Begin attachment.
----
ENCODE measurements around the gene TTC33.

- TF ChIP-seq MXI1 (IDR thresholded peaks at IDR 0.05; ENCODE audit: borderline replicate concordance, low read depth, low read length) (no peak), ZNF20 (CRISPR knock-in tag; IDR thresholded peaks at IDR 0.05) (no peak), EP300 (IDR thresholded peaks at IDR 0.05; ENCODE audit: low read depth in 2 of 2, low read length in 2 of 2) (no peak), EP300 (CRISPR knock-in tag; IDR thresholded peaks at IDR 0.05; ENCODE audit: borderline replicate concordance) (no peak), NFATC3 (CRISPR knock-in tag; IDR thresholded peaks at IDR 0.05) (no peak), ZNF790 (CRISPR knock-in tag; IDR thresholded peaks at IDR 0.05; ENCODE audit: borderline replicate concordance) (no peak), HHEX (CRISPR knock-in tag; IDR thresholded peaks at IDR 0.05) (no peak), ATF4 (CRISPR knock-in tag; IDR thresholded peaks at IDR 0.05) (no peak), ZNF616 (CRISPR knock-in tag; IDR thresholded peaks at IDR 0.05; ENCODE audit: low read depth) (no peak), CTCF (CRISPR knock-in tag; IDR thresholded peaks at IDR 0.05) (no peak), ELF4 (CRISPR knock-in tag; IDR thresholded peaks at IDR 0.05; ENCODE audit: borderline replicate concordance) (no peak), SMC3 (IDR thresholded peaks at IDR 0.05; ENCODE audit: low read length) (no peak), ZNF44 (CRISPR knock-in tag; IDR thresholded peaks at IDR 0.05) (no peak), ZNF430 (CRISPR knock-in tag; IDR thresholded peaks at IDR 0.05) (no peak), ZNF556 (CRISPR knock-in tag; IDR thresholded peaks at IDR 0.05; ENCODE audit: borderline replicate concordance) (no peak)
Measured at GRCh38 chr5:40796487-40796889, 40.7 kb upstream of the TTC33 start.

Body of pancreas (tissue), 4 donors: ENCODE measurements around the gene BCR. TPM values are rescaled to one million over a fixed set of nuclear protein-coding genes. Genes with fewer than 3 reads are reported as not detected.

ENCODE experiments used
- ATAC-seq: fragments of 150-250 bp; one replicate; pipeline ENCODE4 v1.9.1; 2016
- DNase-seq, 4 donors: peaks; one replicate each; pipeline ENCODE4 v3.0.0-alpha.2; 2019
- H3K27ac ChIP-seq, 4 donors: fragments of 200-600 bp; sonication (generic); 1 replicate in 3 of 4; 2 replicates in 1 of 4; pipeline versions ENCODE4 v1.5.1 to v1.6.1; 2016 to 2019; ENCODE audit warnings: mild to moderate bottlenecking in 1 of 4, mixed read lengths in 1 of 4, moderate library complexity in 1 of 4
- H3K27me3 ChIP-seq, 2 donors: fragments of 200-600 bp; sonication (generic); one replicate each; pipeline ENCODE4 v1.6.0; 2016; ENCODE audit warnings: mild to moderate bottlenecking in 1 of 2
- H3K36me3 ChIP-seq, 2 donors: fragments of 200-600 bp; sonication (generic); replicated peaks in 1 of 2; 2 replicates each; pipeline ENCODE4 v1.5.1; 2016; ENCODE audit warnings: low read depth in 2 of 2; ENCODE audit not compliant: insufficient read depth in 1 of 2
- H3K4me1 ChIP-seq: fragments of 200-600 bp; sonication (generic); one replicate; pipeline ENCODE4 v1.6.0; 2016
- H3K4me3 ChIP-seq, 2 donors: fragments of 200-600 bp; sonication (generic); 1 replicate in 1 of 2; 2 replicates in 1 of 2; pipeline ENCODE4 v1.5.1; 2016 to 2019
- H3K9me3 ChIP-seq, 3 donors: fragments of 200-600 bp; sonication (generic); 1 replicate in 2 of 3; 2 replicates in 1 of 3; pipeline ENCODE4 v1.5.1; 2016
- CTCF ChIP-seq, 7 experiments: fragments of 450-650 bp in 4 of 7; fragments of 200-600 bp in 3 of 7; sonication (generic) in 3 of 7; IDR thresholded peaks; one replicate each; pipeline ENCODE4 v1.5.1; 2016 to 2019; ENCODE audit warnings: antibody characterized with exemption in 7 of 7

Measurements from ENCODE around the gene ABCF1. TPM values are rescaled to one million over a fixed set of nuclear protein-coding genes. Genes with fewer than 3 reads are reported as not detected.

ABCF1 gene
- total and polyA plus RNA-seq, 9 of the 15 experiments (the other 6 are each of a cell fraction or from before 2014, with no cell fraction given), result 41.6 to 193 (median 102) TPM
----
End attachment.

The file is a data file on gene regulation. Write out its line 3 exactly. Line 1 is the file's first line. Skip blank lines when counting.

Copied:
Measured at GRCh38 chr5:40796487-40796889, 40.7 kb upstream of the TTC33 start.